The preservation control measures are not applicable to each cycle. Some controls, for instance, environment, apply to all cycles. Others apply as needed. As we developed our preservation framework, we decided that when an item goes for preservation treatment, it would be considered as being in the processing cycle. Therefore, most control measures apply to the processing cycle. In the storage, use, transit, and exhibit cycles, we have fewer control measures. In our preservation security framework, we created a separate grid with the relevant control measures for each of the five cycles.

Once we had developed our grids and established the minimum standards for each risk category and each cycle, we visited the custodial and processing divisions to assess the status of their preservation controls. We recognized that collaboration is crucial to our plan. With assistance from preservation staff, each division evaluated the status of preservation for each control measure. Reevaluation of the plan on a periodic basis for each division will be required. The process has been educational for all who participated and is seen as a positive tool, drawing attention to problem preservation areas and previously unidentified concerns.

Preservation staff members learned from each division about collection use, value, and preservation needs. The assessment process has created a broader understanding among librarians of the elements involved in preserving the collections. To achieve this, a grid identifying each control measure was marked in terms of each control element's completion status: C: Completed; P: Partially completed; U: Unmet; H: In-House (with existing funds from within the unit); F: Funded; and NA: Not Applicable. The evaluation was generally broad, because the assessment focused on collections rather than individual items. A future project will be to return to specific collections within a division to identify their unmet control measures.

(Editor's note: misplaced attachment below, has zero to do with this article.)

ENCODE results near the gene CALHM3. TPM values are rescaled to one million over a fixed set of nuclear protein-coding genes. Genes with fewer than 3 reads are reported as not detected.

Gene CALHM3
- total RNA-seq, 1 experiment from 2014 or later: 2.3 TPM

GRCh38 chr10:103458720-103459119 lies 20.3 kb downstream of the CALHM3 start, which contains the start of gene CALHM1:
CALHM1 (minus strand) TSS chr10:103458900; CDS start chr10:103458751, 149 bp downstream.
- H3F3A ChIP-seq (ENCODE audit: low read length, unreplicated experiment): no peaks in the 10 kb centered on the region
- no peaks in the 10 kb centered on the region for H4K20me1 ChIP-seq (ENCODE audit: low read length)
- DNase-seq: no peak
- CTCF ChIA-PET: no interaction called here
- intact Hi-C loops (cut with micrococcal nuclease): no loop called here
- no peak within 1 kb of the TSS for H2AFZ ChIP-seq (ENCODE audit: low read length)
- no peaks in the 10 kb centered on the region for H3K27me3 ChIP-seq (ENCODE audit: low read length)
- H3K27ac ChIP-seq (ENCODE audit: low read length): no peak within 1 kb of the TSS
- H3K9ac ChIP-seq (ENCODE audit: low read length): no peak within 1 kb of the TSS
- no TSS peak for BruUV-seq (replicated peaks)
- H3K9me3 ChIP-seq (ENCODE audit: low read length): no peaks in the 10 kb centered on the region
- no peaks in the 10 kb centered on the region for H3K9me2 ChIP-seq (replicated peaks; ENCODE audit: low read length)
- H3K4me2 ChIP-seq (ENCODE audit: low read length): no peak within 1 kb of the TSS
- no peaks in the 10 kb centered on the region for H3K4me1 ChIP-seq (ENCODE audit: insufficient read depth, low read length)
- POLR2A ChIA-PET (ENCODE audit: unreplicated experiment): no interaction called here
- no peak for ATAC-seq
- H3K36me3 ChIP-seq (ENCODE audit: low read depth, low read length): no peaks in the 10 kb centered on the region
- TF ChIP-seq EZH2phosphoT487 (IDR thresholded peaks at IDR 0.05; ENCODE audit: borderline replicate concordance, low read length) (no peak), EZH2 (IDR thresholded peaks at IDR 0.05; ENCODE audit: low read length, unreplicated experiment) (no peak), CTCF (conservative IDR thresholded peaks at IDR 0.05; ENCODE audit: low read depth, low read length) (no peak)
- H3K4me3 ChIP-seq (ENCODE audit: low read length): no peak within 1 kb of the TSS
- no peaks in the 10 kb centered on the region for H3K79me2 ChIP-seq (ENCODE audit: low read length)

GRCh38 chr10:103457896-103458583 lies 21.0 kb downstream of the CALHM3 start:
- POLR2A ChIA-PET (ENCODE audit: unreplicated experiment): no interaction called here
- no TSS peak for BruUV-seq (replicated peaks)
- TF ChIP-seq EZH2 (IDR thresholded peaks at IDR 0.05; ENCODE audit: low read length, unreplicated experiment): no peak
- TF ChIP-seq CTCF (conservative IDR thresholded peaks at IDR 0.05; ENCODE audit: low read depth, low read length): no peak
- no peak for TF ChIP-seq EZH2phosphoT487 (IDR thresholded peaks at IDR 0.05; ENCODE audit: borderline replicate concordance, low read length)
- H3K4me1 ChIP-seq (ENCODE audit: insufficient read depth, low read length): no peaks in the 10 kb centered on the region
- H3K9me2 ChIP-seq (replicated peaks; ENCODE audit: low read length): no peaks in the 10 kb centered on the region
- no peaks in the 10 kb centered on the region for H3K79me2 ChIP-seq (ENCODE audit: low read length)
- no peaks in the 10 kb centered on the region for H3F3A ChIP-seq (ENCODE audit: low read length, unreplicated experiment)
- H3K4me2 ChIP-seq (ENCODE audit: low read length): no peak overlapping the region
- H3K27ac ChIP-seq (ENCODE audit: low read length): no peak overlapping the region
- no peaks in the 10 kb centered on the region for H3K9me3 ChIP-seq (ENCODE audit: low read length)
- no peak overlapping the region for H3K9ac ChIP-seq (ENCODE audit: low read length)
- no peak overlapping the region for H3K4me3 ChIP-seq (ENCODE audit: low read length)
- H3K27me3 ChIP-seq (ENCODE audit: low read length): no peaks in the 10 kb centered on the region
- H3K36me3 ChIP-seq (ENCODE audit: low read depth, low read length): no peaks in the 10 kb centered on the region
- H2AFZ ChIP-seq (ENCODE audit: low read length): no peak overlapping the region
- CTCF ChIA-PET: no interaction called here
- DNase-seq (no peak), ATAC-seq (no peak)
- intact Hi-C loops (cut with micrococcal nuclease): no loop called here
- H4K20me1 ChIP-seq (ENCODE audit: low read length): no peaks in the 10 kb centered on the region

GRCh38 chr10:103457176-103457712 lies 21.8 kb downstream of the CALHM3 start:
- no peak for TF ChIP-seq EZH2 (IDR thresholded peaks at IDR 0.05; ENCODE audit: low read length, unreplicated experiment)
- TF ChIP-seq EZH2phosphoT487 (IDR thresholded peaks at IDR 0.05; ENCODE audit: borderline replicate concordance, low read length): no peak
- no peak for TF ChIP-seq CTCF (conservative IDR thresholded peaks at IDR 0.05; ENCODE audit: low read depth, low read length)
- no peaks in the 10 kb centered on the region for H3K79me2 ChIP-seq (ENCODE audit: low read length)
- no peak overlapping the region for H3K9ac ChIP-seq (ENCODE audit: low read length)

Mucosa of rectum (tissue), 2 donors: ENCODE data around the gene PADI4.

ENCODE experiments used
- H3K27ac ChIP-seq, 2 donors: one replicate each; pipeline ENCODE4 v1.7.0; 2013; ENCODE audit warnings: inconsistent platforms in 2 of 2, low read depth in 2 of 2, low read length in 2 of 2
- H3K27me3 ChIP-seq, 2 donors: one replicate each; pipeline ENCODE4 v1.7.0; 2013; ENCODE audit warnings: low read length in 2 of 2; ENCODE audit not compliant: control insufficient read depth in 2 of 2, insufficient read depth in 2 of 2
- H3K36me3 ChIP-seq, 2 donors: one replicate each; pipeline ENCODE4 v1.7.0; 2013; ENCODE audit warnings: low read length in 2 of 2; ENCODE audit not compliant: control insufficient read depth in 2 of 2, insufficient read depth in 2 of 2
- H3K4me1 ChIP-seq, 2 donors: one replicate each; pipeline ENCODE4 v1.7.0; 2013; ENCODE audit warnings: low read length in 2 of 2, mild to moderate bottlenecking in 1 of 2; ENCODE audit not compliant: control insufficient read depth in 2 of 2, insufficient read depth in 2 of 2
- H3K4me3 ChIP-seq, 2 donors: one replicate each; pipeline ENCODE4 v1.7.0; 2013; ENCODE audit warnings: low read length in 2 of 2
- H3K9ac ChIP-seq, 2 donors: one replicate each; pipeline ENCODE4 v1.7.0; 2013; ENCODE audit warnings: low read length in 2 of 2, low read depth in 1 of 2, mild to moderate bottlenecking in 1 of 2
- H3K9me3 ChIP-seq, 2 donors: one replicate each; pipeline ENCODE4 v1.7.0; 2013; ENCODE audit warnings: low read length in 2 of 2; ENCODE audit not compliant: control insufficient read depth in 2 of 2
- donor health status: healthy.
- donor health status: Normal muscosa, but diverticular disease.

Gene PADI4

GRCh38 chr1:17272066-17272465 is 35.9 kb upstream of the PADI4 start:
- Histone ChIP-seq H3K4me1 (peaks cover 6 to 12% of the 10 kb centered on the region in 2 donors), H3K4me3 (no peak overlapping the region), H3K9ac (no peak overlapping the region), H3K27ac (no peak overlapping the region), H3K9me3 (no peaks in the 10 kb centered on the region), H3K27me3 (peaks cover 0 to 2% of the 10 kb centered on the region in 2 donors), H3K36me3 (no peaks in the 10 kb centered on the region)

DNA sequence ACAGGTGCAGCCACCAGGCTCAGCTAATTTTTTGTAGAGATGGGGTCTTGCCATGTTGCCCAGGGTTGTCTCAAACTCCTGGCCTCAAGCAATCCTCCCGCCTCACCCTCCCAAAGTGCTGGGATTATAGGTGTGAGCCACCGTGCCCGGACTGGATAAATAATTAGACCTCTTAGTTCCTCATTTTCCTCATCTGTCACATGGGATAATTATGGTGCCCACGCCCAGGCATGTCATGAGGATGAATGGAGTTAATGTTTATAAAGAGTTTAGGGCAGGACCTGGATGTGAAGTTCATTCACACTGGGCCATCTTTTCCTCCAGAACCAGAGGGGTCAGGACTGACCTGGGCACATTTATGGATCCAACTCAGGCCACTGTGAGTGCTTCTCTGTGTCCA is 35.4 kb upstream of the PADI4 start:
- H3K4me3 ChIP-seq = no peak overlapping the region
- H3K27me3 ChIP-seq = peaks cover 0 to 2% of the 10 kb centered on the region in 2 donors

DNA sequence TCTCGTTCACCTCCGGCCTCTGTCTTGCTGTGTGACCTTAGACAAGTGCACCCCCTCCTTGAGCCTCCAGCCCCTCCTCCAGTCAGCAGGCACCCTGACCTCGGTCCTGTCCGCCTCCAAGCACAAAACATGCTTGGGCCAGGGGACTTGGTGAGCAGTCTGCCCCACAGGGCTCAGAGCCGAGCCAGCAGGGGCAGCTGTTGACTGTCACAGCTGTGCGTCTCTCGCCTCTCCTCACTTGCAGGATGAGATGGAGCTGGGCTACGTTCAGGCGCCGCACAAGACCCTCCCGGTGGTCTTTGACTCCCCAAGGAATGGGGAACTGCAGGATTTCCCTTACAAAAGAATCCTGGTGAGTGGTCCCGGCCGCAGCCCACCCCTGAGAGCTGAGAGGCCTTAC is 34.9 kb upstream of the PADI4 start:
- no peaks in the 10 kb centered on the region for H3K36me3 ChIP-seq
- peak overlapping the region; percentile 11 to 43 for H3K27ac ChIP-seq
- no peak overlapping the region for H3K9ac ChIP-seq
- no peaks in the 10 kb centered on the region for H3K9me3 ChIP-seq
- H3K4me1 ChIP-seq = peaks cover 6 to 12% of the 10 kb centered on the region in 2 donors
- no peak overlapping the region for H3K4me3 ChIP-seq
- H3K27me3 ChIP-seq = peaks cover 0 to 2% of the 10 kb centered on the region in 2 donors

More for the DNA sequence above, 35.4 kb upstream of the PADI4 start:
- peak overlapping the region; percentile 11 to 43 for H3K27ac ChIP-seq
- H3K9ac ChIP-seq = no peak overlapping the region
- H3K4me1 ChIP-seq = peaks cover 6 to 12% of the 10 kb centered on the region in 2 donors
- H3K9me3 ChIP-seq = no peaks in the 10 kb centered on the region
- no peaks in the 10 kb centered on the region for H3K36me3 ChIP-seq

The development of the physical security, preservation, bibliographic, and inventory frameworks has led to increased integration of effort and understanding of the interrelated goals of these four areas in safeguarding the Library's assets. For example, as we surveyed the collections for physical security needs, we were able to clarify the requirement for enhanced or new vault spaces. Preservation teamed up with security staff to have some of the vaults built with an environmental component, so that the vault would provide temperatures at a set point in the fifty-to-fifty-five-degree Fahrenheit range. Reducing the storage environment temperature from the average room temperature of about seventy-two degrees to fifty degrees can extend the life expectancy of the collections from as much as fivefold to sixfold. For the transit cycle, the development of new book carts addressed both preservation and physical security concerns. Integrating the physical security and preservation elements yields cost benefits, when managers collaborate to solve overlapping concerns.

In our assessment for each control measure in the five cycles, we built a database that has proved invaluable. The data base, using Microsoft ACCESS TM, helps us manage, use, maintain, and update the data. The database allows us to perform statistical calculations and analysis of the data for all the divisions involved, so that we can review and discuss the information obtained. The Library has made its statistical reports available by value category (platinum, gold, and so on); cycle (such as process, use, or transit); division; completion status (control measures completed, unmet, and so on); and individual preservation control measure element (environment, emergency preparedness, and the rest). Reports can be generated across divisions or for one division only. The database provides an assessment for a particular control measure across all divisions, giving us a focus for shared problems and successes. We can group issues where there are shared problems, which facilitates collaborative solutions, reducing costs over the long term.

The preservation assessment framework has yielded a number of benefits. Standardization of terms enhances communication in the pursuit of safeguarding heritage assets. Assessment and analysis articulate a long-term preservation picture for the institution. By quantifying the preservation status and needs of the Library's collections, we can develop a plan for action. Through periodic reassessment, we can track and demonstrate progress in a quantifiable manner. The Library will work toward grouping similar preservation projects across the institution to enhance efficiency and reduce costs.



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  The Library of Congress >> To Preserve and Protect
   September 15, 2008